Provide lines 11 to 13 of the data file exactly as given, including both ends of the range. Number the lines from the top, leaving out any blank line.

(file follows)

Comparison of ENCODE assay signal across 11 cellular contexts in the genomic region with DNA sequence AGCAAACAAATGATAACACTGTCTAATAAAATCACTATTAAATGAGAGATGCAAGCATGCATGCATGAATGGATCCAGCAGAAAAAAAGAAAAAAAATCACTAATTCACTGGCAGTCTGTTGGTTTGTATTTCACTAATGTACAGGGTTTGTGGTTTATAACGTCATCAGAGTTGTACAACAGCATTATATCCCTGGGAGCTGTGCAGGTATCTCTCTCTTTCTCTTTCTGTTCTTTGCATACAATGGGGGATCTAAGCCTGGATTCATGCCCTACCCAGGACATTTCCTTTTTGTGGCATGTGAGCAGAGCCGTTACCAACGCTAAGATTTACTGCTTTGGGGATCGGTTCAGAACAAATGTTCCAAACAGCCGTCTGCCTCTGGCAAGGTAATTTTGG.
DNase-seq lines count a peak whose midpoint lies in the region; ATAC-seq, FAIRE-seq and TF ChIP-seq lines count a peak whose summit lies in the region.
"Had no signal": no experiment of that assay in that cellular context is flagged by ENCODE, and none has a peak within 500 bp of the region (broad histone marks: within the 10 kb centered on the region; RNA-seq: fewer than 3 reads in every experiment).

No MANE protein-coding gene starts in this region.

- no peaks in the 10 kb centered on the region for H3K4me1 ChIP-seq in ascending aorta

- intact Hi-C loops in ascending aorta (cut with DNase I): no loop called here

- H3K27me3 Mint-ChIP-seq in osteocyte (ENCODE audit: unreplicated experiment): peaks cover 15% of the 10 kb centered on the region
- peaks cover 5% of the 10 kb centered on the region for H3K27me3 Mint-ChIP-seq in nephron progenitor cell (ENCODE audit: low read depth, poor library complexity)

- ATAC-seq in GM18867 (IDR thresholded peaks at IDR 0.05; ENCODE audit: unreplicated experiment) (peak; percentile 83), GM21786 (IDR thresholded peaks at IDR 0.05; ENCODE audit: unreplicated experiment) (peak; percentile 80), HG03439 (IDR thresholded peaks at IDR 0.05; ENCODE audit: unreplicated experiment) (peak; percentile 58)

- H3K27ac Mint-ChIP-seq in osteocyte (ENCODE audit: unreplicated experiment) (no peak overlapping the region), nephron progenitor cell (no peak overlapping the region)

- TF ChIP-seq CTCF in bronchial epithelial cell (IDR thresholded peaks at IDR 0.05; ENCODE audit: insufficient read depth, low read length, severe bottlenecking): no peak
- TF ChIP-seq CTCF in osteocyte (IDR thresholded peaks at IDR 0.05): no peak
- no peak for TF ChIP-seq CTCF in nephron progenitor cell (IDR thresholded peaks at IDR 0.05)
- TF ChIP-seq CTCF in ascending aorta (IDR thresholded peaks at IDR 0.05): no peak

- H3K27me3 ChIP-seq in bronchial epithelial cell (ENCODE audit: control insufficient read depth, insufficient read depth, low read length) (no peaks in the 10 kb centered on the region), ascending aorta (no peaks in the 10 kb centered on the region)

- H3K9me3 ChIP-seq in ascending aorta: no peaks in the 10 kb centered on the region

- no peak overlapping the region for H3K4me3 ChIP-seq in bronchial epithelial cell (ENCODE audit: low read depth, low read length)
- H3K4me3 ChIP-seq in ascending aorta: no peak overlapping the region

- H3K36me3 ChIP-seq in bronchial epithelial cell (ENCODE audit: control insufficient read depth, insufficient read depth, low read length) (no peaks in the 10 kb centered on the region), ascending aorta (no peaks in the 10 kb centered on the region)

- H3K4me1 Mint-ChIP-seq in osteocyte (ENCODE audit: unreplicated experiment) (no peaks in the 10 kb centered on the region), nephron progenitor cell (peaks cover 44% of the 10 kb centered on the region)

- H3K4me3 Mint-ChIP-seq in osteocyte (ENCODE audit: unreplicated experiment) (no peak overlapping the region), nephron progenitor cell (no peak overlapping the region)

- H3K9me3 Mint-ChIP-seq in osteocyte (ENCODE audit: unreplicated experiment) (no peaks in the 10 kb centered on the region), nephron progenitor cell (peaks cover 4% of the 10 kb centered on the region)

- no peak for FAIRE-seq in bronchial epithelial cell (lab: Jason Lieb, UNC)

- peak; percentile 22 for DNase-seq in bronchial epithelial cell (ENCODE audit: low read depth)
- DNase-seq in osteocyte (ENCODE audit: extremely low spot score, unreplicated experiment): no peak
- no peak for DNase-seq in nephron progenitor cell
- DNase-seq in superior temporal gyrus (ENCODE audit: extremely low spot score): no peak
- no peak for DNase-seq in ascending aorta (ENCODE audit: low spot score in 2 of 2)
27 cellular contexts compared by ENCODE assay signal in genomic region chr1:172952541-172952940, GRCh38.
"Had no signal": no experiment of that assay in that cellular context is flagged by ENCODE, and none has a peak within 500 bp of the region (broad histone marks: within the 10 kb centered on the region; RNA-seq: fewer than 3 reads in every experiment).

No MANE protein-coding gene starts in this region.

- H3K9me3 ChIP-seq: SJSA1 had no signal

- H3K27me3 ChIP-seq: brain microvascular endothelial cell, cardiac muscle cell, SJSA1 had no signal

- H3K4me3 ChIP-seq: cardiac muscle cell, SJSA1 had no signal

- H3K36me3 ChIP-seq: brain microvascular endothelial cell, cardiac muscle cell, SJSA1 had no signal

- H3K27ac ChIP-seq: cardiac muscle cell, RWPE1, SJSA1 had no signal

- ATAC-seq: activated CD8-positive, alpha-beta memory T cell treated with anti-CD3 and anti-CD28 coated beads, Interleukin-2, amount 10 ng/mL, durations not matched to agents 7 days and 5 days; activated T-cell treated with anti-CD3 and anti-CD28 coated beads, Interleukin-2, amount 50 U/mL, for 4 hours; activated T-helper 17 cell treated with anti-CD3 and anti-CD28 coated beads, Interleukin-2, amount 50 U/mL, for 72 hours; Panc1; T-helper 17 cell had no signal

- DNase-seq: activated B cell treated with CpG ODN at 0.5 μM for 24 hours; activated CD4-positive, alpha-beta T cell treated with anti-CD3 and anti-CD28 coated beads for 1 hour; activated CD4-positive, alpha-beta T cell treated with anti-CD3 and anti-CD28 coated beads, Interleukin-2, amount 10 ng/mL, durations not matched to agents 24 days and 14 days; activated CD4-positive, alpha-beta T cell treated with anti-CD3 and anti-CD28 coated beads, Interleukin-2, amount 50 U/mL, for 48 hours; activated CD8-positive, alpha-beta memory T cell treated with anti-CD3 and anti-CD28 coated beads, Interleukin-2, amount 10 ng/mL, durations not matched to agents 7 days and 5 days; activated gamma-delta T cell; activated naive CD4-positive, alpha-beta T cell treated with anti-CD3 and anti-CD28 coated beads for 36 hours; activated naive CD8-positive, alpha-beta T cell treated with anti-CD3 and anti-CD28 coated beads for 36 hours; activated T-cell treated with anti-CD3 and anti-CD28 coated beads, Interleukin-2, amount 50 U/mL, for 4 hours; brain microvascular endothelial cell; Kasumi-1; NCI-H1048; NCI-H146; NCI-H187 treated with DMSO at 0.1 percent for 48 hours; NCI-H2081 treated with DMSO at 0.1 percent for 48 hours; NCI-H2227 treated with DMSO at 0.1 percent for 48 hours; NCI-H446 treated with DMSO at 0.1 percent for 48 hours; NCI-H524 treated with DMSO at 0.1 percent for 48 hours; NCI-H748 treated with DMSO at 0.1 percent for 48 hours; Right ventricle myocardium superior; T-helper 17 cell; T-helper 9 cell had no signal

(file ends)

- TF ChIP-seq CTCF in bronchial epithelial cell (IDR thresholded peaks at IDR 0.05; ENCODE audit: insufficient read depth, low read length, severe bottlenecking): no peak
- TF ChIP-seq CTCF in osteocyte (IDR thresholded peaks at IDR 0.05): no peak
- no peak for TF ChIP-seq CTCF in nephron progenitor cell (IDR thresholded peaks at IDR 0.05)